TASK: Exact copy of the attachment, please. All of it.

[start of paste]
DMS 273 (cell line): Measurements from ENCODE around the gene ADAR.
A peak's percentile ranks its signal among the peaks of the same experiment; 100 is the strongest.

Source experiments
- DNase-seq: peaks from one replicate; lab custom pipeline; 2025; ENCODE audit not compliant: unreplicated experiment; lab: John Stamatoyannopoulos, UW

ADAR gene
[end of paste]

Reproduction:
DMS 273 (cell line): Measurements from ENCODE around the gene ADAR.
A peak's percentile ranks its signal among the peaks of the same experiment; 100 is the strongest.

Source experiments
- DNase-seq: peaks from one replicate; lab custom pipeline; 2025; ENCODE audit not compliant: unreplicated experiment; lab: John Stamatoyannopoulos, UW

ADAR gene